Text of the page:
This Kanpur based organisation upcycles temple flowers into incense sticks3 min readReading Time: 2 minutes
It all started when Ankit Aggarwal, the co-founder of Phool, visited the ghats of river Ganga in his hometown with a friend. Ganga has become one of the most polluted rivers in the world owing to urban sewage, animal waste, industrial metals and rivulets of ashes from cremated bodies.
Research presented another source of pollution— Flowers.
He found that the flowers disposed into the river turned to mulch and lost their colour. Further investigation showed that the flowers had insecticides and pesticides that mixed up with the water of the river creating toxic compounds. This added to the pollution of the holy river.
Every year, 8 million tonnes of flowers are disposed off into the rivers from places of worship. Till date, PHOOL has upcycled more than 2753 metric tonnes of temple flowers using vermicompost method.
1. Upcycle is a form of recycling where a discarded item is given a new use. So instead of turning an item into something new, one simply gives it a new use. In this case, PHOOL takes the flowers used for worship and creates incense sticks out of them!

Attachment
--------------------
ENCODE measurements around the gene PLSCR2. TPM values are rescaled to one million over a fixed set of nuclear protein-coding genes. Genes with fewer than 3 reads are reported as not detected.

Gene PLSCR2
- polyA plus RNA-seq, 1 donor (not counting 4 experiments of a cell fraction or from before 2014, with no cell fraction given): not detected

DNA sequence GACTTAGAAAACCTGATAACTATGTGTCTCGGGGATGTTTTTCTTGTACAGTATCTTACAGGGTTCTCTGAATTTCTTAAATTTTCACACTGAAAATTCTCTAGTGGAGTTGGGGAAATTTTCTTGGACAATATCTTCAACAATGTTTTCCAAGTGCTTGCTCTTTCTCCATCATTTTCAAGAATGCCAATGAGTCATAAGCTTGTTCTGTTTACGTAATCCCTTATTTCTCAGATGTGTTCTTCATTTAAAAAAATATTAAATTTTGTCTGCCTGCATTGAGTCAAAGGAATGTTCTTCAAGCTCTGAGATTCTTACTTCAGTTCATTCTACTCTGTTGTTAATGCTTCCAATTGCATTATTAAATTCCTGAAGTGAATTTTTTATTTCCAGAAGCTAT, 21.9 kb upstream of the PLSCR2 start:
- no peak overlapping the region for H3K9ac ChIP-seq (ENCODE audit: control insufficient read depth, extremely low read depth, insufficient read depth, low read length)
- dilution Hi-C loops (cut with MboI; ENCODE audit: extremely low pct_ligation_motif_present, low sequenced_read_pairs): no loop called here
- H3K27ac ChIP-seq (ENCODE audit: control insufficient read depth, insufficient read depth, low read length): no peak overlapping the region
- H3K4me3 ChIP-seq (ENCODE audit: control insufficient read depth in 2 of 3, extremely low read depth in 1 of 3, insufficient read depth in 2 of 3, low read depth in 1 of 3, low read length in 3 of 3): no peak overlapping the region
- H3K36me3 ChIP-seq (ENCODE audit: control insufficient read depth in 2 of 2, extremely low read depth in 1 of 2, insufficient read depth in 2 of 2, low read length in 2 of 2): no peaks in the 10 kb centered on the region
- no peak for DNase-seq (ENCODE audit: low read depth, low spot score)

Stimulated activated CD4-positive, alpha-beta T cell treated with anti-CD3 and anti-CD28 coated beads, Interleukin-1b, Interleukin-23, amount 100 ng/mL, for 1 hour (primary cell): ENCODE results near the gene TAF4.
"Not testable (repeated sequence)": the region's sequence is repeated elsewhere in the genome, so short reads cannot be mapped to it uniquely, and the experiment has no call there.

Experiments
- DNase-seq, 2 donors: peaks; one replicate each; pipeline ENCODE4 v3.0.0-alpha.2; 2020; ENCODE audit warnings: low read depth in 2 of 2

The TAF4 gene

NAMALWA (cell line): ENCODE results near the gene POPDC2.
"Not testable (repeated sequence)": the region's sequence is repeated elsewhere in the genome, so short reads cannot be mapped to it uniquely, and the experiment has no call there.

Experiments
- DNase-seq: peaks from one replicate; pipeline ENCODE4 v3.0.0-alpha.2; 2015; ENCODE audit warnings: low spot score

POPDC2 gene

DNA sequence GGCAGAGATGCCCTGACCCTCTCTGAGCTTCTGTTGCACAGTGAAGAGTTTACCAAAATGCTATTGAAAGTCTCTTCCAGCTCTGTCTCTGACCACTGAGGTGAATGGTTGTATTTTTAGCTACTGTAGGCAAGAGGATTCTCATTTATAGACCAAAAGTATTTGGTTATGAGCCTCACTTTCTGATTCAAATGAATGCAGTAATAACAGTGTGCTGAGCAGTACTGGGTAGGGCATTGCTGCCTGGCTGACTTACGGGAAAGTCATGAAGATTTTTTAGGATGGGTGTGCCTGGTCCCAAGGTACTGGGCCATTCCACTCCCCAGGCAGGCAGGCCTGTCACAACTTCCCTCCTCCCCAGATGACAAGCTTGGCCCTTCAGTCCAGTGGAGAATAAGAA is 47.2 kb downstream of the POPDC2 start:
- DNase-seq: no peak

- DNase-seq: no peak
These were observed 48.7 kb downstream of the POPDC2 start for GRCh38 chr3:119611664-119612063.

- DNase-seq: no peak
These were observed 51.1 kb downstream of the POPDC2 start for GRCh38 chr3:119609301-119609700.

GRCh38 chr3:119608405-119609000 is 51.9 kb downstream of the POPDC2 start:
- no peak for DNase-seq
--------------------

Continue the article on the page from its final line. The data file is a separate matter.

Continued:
2. Vermicompost is the product of decomposition acted upon by worms. Here, organic waste is turned into manure of high nutrients!
Phool is special in more ways than one. It employs women from marginalised communities, especially manual scavengers (people employed in cleaning latrines and sewers) offering them financial security and a means to escape the unemployment that plagues their community.
Phool creates sustainable incense sticks, fragrances, and sticks that are hundred percent organic. It has reduced the effects of 11 tonnes of pesticides in the process. The people at Phool have also come up with a sustainable alternative to thermocol called Florafoam. They are presently working on creating ethical flower-based leather.
Watch Phool’s tremendous journey of sustainability and dignity, here:
In a single stroke of brilliance, Phool has helped clean the Ganga, offered employment to underserved communities, and created a sustainable business.
Owliver hopes its fragrance spreads far and wide!
You can find them, here.
Image sourced from India Times.
(The Buzz is a fortnightly column that explores bright ideas that became reality)